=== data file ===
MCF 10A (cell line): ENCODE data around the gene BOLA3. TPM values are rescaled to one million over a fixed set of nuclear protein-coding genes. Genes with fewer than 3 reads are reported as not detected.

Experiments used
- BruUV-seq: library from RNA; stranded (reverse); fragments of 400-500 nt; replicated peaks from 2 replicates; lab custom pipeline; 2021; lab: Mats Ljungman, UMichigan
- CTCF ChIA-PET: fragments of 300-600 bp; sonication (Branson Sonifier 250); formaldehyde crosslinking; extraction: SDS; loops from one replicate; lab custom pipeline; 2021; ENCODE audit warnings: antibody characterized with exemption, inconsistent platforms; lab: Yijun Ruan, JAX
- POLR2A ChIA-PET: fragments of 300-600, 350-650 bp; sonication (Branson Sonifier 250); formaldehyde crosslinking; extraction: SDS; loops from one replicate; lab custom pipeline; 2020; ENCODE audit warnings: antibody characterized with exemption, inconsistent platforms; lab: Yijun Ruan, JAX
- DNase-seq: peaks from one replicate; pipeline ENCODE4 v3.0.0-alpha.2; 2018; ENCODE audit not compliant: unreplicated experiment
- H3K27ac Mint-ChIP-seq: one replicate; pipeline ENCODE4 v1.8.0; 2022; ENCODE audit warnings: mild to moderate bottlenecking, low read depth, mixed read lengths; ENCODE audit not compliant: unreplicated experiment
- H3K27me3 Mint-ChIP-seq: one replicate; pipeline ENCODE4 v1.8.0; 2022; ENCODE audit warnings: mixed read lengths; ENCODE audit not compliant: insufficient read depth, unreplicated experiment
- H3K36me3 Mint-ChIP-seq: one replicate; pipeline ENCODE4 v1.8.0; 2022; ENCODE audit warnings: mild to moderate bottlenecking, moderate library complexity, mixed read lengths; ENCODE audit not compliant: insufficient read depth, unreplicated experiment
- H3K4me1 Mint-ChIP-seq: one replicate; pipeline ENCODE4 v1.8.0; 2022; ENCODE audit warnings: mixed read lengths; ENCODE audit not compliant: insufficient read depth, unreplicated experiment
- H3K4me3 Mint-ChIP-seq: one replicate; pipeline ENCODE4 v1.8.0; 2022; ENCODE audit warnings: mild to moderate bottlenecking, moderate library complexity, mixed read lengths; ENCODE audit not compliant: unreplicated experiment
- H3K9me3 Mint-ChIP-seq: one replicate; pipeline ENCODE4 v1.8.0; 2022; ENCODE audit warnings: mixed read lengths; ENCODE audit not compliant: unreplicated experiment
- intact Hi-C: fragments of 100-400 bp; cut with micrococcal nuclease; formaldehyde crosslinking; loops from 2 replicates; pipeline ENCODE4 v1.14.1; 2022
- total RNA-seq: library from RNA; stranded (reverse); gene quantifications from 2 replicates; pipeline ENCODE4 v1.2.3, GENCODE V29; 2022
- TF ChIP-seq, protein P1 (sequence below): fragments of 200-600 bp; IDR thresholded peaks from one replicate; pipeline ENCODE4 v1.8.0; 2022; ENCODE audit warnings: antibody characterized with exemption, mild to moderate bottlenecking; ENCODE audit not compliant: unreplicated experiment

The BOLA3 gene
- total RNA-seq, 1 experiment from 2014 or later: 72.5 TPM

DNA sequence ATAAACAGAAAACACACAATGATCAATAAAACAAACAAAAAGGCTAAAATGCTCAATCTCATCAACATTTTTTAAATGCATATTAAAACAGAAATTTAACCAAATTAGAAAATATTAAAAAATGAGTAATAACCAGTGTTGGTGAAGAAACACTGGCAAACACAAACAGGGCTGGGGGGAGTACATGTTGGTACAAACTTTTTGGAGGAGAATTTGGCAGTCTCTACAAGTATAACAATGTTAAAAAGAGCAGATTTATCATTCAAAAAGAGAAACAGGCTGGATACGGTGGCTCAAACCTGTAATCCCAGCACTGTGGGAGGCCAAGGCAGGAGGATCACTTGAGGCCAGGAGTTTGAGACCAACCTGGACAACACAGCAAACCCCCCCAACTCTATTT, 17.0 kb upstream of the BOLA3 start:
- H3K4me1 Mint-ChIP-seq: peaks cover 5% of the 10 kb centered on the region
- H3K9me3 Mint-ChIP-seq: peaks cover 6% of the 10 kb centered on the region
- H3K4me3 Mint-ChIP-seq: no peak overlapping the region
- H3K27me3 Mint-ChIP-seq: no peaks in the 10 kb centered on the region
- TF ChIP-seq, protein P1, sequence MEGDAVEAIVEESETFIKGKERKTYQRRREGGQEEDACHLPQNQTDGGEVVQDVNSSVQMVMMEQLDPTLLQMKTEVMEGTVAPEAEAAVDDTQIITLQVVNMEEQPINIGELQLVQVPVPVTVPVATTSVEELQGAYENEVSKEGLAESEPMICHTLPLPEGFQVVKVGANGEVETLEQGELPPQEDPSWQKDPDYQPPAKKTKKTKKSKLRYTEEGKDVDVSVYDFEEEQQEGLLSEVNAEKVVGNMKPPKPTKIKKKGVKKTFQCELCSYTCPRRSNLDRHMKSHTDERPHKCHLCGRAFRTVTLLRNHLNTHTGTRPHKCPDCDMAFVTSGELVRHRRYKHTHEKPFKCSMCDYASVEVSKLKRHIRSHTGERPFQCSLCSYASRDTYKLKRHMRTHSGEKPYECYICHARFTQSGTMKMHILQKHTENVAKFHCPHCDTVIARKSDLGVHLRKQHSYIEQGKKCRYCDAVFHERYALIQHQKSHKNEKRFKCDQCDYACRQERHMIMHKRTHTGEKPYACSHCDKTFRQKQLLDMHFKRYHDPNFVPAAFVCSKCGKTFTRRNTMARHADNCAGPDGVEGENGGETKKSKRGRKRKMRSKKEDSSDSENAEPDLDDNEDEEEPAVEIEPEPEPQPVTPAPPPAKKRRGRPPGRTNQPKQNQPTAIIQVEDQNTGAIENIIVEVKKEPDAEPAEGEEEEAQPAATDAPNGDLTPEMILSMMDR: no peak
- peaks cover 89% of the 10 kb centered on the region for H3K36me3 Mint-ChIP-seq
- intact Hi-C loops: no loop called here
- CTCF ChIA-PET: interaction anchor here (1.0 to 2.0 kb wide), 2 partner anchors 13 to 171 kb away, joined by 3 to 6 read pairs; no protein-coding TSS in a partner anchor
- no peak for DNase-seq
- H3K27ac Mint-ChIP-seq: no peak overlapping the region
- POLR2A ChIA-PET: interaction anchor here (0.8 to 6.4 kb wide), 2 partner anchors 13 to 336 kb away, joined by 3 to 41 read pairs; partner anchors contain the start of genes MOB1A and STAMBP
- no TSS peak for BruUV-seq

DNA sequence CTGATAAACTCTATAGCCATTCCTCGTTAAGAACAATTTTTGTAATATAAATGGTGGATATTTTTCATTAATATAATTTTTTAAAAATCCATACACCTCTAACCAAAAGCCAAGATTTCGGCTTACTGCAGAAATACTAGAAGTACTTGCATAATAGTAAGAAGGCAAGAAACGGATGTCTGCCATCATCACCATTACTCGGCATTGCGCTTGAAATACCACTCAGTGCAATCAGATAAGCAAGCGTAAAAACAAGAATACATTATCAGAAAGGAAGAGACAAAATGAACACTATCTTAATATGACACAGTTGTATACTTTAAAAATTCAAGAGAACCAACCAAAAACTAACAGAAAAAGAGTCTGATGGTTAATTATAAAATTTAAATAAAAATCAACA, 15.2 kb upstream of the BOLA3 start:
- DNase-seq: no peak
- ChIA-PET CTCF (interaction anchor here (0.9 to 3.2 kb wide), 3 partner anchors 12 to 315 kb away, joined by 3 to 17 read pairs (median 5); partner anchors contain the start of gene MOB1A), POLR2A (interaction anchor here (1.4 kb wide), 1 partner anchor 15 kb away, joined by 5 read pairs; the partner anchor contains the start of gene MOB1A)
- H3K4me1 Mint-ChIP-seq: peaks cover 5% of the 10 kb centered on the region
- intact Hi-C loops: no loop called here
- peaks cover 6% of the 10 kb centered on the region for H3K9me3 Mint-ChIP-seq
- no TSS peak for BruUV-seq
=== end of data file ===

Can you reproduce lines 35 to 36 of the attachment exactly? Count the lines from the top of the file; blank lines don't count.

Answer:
- intact Hi-C loops: no loop called here
- peaks cover 6% of the 10 kb centered on the region for H3K9me3 Mint-ChIP-seq